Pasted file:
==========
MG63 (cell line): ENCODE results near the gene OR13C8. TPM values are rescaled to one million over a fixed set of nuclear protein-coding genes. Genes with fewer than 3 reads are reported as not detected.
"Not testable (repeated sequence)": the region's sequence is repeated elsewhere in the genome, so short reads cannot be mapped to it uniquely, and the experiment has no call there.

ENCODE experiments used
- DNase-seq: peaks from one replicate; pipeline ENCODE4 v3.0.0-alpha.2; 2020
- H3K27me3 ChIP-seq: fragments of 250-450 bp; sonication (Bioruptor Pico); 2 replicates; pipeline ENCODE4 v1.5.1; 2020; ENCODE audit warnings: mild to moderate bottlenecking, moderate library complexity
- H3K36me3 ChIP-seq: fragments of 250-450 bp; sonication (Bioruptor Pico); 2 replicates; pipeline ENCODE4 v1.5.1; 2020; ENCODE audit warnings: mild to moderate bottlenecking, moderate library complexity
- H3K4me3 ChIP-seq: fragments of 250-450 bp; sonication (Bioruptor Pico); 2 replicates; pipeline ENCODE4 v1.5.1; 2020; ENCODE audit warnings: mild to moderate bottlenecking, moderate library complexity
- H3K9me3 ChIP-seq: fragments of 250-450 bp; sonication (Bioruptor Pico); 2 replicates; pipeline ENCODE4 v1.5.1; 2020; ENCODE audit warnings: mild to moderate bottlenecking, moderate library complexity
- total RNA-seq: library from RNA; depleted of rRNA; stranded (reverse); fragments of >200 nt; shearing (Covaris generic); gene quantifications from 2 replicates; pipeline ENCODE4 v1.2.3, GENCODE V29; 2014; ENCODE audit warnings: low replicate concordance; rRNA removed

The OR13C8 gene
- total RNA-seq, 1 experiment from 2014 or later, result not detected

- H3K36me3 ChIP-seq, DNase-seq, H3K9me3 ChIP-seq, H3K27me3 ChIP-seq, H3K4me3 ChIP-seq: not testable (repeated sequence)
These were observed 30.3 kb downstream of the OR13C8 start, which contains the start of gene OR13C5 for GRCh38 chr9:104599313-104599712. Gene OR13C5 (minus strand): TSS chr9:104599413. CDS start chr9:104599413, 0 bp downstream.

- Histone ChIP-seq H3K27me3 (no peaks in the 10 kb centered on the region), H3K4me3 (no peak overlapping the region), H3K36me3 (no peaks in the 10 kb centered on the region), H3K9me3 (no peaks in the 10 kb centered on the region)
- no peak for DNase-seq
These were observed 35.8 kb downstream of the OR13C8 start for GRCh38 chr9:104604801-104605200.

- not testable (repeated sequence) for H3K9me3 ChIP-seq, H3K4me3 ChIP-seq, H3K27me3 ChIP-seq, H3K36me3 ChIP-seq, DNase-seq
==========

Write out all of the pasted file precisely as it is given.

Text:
MG63 (cell line): ENCODE results near the gene OR13C8. TPM values are rescaled to one million over a fixed set of nuclear protein-coding genes. Genes with fewer than 3 reads are reported as not detected.
"Not testable (repeated sequence)": the region's sequence is repeated elsewhere in the genome, so short reads cannot be mapped to it uniquely, and the experiment has no call there.

ENCODE experiments used
- DNase-seq: peaks from one replicate; pipeline ENCODE4 v3.0.0-alpha.2; 2020
- H3K27me3 ChIP-seq: fragments of 250-450 bp; sonication (Bioruptor Pico); 2 replicates; pipeline ENCODE4 v1.5.1; 2020; ENCODE audit warnings: mild to moderate bottlenecking, moderate library complexity
- H3K36me3 ChIP-seq: fragments of 250-450 bp; sonication (Bioruptor Pico); 2 replicates; pipeline ENCODE4 v1.5.1; 2020; ENCODE audit warnings: mild to moderate bottlenecking, moderate library complexity
- H3K4me3 ChIP-seq: fragments of 250-450 bp; sonication (Bioruptor Pico); 2 replicates; pipeline ENCODE4 v1.5.1; 2020; ENCODE audit warnings: mild to moderate bottlenecking, moderate library complexity
- H3K9me3 ChIP-seq: fragments of 250-450 bp; sonication (Bioruptor Pico); 2 replicates; pipeline ENCODE4 v1.5.1; 2020; ENCODE audit warnings: mild to moderate bottlenecking, moderate library complexity
- total RNA-seq: library from RNA; depleted of rRNA; stranded (reverse); fragments of >200 nt; shearing (Covaris generic); gene quantifications from 2 replicates; pipeline ENCODE4 v1.2.3, GENCODE V29; 2014; ENCODE audit warnings: low replicate concordance; rRNA removed

The OR13C8 gene
- total RNA-seq, 1 experiment from 2014 or later, result not detected

- H3K36me3 ChIP-seq, DNase-seq, H3K9me3 ChIP-seq, H3K27me3 ChIP-seq, H3K4me3 ChIP-seq: not testable (repeated sequence)
These were observed 30.3 kb downstream of the OR13C8 start, which contains the start of gene OR13C5 for GRCh38 chr9:104599313-104599712. Gene OR13C5 (minus strand): TSS chr9:104599413. CDS start chr9:104599413, 0 bp downstream.

- Histone ChIP-seq H3K27me3 (no peaks in the 10 kb centered on the region), H3K4me3 (no peak overlapping the region), H3K36me3 (no peaks in the 10 kb centered on the region), H3K9me3 (no peaks in the 10 kb centered on the region)
- no peak for DNase-seq
These were observed 35.8 kb downstream of the OR13C8 start for GRCh38 chr9:104604801-104605200.

- not testable (repeated sequence) for H3K9me3 ChIP-seq, H3K4me3 ChIP-seq, H3K27me3 ChIP-seq, H3K36me3 ChIP-seq, DNase-seq